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The pathway to bring ‘Rapid Point-of-Care Genetic Testing’ to patients who need it

By genedrive CEO, David Budd

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Stroke

David Budd, CEO of genedrive, a molecular diagnostics company, says adoption of point of care genetic testing in emergency settings will help save lives and money.

However, innovators need to work to persuade healthcare funders to adopt these life-saving technologies.

Pharmacogenetic testing is an established and advancing health technology that tracks how a person’s genes affect their body’s response to medical treatments.

In the UK’s publicly funded National Health Service (NHS), pharmacogenetic testing, as far as it has been implemented, has been predominantly focused on screening – for example, predicting the future risk of chronic diseases such as diabetes or for other serious life threatening diseases with hereditary risk such as cancer.

However, these results typically take up to two weeks for results to return from the lab.

Delays are common, caused mainly by a mix of testing backlogs and administrative requirements such as the need for clinicians or managers to write, review and sign off on reports.

These delays can put patients at risk.

And it’s a particular problem for patients whose genetic profiles make them susceptible to adverse reactions to medicine administered under standard clinical protocols (for example, in an emergency setting).

Acute health conditions may demand urgent analysis.

Opportunities for at point-of-care testing

The good news is that advances in pharmacogenetic test technology are enabling opportunities for more personalised medical responses such as rapid point-of-care-testing (POCT) which can be used by clinicians literally at the patient’s bedside.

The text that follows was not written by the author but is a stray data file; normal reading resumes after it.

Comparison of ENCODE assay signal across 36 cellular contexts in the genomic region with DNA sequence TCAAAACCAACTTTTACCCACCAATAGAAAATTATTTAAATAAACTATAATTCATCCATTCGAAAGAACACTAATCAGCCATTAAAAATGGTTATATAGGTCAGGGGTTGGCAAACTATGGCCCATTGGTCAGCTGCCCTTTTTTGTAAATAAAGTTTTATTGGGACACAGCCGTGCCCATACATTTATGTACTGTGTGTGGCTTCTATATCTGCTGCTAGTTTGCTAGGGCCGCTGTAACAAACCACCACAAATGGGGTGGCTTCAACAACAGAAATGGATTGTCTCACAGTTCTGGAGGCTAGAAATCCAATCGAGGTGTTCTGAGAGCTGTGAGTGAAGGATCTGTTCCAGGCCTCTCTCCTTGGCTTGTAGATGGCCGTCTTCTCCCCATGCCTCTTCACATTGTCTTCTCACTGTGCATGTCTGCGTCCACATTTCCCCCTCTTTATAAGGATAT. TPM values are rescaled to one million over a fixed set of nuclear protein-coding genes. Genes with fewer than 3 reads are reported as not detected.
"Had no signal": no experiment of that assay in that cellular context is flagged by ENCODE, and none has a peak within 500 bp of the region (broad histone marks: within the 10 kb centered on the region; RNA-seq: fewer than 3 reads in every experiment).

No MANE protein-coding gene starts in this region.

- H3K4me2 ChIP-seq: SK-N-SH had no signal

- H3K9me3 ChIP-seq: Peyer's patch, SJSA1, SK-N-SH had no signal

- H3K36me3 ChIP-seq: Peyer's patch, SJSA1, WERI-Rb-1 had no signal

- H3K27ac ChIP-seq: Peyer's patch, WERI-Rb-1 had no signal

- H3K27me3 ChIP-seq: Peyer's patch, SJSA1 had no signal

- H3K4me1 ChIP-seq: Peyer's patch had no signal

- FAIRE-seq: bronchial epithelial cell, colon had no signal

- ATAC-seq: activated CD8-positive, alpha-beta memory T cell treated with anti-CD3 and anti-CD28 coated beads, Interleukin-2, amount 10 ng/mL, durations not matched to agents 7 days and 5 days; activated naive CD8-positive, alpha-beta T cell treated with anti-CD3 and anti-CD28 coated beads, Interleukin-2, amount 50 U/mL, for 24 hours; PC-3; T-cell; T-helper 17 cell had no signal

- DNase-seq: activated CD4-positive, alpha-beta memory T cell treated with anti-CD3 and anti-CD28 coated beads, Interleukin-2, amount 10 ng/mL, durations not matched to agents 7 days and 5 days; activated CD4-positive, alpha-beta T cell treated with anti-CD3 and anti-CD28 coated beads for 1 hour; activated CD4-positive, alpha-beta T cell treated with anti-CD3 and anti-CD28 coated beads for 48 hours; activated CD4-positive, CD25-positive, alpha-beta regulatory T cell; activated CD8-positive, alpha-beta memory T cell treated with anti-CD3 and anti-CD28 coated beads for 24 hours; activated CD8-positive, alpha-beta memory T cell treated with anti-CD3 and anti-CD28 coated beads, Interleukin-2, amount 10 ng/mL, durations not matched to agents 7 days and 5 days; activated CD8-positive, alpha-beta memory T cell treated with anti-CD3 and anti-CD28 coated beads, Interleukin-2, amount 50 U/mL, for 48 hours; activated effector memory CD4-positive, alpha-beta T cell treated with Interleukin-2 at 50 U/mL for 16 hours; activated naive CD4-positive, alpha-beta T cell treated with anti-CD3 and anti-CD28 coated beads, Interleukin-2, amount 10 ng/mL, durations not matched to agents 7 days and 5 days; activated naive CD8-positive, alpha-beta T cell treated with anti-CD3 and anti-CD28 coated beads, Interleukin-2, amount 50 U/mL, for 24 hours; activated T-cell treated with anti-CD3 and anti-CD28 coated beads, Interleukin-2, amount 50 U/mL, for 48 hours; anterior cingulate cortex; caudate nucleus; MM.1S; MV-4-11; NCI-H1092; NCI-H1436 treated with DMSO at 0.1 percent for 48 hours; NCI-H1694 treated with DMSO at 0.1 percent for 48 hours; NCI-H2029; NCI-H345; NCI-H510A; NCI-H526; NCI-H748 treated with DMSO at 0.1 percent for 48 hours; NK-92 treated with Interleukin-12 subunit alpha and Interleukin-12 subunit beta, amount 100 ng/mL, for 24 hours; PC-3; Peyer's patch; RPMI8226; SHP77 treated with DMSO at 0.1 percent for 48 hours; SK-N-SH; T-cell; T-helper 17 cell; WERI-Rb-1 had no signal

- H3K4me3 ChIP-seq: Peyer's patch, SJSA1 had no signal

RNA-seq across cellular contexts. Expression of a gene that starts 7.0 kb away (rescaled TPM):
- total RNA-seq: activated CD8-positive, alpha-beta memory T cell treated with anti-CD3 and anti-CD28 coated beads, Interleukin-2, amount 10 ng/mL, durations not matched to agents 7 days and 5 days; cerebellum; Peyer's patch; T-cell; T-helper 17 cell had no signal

POCT offers the potential for a test result within an hour, which is integral to successful treatment in emergency situations.

POCT helps clinicians working in emergency settings to discover rapidly which medicine or other intervention should be used – or not at all – and whether a patient’s genetic code could put them at risk of an ‘adverse event’, i.e. serious injury or death if an inappropriate medicine is administered.

One example is genetic testing to determine if a new born baby can safely receive a type of antibiotic called gentamicin.

Gentamicin is widely administered to newly born babies to prevent a range of potentially fatal infections, such as sepsis.

In the UK, around 90,000 newborn babies contract infections in this category each year.

While gentamicin is safe and effective for most infant patients, one in five hundred babies have a gene variant which exposes them to the risk of a side-effect of permanent hearing loss if wrongly prescribed.

A recent UK hospital study published in the Pediatric Journal of the American Medical Association suggested that use of genetic testing technology could significantly reduce the number of babies who suffer hearing loss simply by alerting clinicians before administering the treatment.

Significant progress in emergency genetic testing is also being carried out in the field of strokes. With a population of around 67 million, the UK records around 100,000 stroke incidents every year.

This results in 38,000 deaths and long-term disability for about two-thirds of people who survive, costing the NHS £3.4 billion.